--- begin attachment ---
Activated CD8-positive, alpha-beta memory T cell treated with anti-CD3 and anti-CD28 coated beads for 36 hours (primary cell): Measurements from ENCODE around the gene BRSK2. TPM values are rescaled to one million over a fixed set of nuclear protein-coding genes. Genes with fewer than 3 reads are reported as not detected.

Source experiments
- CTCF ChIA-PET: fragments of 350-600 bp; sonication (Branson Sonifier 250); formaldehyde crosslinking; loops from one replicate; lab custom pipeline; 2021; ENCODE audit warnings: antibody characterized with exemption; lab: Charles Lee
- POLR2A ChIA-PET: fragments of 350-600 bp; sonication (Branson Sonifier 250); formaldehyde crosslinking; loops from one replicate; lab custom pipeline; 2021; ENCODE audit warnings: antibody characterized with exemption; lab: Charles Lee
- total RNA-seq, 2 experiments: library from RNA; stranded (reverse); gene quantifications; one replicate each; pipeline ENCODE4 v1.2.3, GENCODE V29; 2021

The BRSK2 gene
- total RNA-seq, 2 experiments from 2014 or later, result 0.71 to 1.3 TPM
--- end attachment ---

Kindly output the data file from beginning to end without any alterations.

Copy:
Activated CD8-positive, alpha-beta memory T cell treated with anti-CD3 and anti-CD28 coated beads for 36 hours (primary cell): Measurements from ENCODE around the gene BRSK2. TPM values are rescaled to one million over a fixed set of nuclear protein-coding genes. Genes with fewer than 3 reads are reported as not detected.

Source experiments
- CTCF ChIA-PET: fragments of 350-600 bp; sonication (Branson Sonifier 250); formaldehyde crosslinking; loops from one replicate; lab custom pipeline; 2021; ENCODE audit warnings: antibody characterized with exemption; lab: Charles Lee
- POLR2A ChIA-PET: fragments of 350-600 bp; sonication (Branson Sonifier 250); formaldehyde crosslinking; loops from one replicate; lab custom pipeline; 2021; ENCODE audit warnings: antibody characterized with exemption; lab: Charles Lee
- total RNA-seq, 2 experiments: library from RNA; stranded (reverse); gene quantifications; one replicate each; pipeline ENCODE4 v1.2.3, GENCODE V29; 2021

The BRSK2 gene
- total RNA-seq, 2 experiments from 2014 or later, result 0.71 to 1.3 TPM